Togura Poulaan, alive and still kicking, floated into the sunlight on the southern side of the castle. He dragged himself ashore and collapsed at someone's feet. Someone's boot nudged him, so he raised himself to a sitting position and looked around.
A fierce young man in wildskin clothes was standing over him. Another man similarly dressed was wading in the river in pursuit of something bobbing away downstream.
"Togura," said Togura, pointing at himself.
"Kogo," said the stranger, slapping his heart.
"Do you speak Galish, Kogo?" asked Togura.
Kogo's friend came wading out of the river, bearing his trophy, which was the casked which could only be unlocked by a Word. Togura, after plunging through darkness into the river, had forgotten all about it.
"Togura," said Togura, slapping his heart - he was learning fast.
"Satari," said the stranger, introducing himself. "Seki Natabari Satari."
"Do you speak Galish?"
"Another dormant bunch of ignorant savages," said Togura, who felt that life would be a lot simpler if everyone had the decency to learn some Galish.
Satari, failing to open the enchanted casket he had retrieved from the river, passed it to Kogo, who tried to pry it open with a knife, then passed it to Togura.
"Sholabarakosh," said Togura, eager to appease the strangers who, he strongly suspected, regarded themselves as his captors.
The casket opened. He took out the triple-harp, played a few notes to demonstrate its use, then offered it to the two men. They laughed uproariously, and, with air-slapping gestures, declined.
"I'm not a trained musician," said Togura, offended, thinking they mocked his failure to produce a melody.
Still, he was glad that they made it clear he was to keep the triple-harp. He was still thinking of the money it would bring in Selzirk. One of the men scouted away, and before long returned with the rest of the savages. The savages now totalled up to six. The newcomers insisted on hearing Togura play the triple-harp, which he did, provoking copious laughter.
"I still don't see what's funny," said Togura. "I can't be that bad."
The language barrier prevented anyone from enlightening him. Before he had left Sung, he had known, for as long as he could remember, that Galish was spoken everywhere by everyone; it was the universal trading language, the lingua franca of all the world. He had done a lot of unlearning since then.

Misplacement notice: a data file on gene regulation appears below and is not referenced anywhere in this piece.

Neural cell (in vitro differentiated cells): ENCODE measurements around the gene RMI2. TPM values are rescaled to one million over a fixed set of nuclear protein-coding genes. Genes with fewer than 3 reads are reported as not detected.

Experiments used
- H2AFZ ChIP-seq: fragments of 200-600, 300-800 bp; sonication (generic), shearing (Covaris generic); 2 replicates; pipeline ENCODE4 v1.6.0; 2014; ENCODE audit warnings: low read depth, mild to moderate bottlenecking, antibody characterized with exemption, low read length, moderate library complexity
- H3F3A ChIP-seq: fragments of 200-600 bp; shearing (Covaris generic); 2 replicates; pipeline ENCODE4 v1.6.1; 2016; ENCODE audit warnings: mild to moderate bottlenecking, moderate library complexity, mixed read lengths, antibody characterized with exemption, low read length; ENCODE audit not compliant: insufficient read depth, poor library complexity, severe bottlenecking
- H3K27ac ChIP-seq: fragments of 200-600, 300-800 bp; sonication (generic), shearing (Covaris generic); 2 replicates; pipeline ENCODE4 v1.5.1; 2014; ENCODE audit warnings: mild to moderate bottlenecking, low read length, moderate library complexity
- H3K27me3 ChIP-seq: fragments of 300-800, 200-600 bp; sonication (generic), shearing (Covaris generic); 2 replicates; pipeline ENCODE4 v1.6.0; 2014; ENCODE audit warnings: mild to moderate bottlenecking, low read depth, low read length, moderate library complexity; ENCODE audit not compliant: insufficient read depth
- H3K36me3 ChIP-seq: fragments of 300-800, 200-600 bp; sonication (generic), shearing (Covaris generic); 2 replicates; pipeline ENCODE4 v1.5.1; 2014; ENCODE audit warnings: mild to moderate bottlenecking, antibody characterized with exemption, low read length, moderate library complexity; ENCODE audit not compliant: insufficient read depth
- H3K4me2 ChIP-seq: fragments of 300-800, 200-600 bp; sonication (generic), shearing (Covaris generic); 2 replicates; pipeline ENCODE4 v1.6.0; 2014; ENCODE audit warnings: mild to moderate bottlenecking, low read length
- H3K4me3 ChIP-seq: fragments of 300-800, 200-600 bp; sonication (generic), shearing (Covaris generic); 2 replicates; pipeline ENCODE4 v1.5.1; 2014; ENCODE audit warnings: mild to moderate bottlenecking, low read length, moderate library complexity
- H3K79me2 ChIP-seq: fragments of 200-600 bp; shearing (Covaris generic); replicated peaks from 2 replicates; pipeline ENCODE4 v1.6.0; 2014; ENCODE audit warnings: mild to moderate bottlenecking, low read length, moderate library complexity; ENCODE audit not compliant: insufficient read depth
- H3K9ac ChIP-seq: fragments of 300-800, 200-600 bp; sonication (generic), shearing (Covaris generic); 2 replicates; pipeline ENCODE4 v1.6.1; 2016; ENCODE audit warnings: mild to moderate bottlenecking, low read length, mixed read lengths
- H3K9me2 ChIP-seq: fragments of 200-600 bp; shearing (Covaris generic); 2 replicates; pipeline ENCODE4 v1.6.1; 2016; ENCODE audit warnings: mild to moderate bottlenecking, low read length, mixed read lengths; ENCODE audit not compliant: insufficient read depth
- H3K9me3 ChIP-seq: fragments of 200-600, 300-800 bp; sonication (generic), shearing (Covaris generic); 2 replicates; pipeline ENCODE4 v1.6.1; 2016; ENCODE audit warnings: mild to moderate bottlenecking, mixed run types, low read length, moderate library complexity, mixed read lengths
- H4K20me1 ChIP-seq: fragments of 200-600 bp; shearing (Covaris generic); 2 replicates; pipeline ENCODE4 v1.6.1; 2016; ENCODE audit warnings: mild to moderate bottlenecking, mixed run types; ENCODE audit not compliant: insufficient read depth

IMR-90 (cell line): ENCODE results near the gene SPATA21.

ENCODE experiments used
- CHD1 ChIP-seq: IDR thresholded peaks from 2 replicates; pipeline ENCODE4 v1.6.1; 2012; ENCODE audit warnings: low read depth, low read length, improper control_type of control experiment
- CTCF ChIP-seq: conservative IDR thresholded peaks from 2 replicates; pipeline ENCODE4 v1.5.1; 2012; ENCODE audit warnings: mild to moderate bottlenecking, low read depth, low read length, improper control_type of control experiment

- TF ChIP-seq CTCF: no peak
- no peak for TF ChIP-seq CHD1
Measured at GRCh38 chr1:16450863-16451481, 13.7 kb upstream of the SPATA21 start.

"When I get back to Sung," said Togura, "I'll teach them a thing or two."
His optimism surprised him. But then, the savages, with their easy laughter, seemed friendly enough.
There was still plenty of daylight, but the savages were in no hurry to go anywhere. They camped by the castle that night; Togura, gaining confidence with the triple-harp, played to them by firelight. The next day, slowed by Togura's sprained ankle, they tramped downriver; toward evening, they reached a large encampment on the edge of rough, rolling lowlands. At this larger camp, there were horses.
As there were no women or children, Togura guessed that the savages were still a long way from home. Without surprise, he found himself put to work gathering firewood, gutting fish, skinning animals, stretching hides to dry, gathering particular types of bark for a use which could not be explained to him, and cooking food. He was also called upon ot play music every evening, and to cut hair. He doubted his own competence as a barber, but nobody objected to the rough and ready hairshaves he managed with a sharpened knife; nobody even laughed.
After a number of days - it could have been as many as twenty, though he could not say, for he soon lost count - they broke camp and moved south on horseback with loads of meat and skins.
Riding south, the savages became tense. They travelled with scouts ahead and a rearguard behind, posted sentries at night and kept their weapons at the ready. Twice they encountered the tracks of other riders, which occasioned excited, animated discussion, and led to increased vigilance. Togura did not have to be psychic to realise that they were riding through enemy territory.
At last they saw a stockade ahead, and, raising whoops and cheers, they charged. Togura at first thought he had been caught up in an episode of tribal warfare, but the gates of the stockade swung open, the citizens within greeted them rapturously, and he realised that this, for the savages, was home.
Very shortly, as he became acquainted with that home, he began to realise the big mistake he had made - and the nature of his present predicament.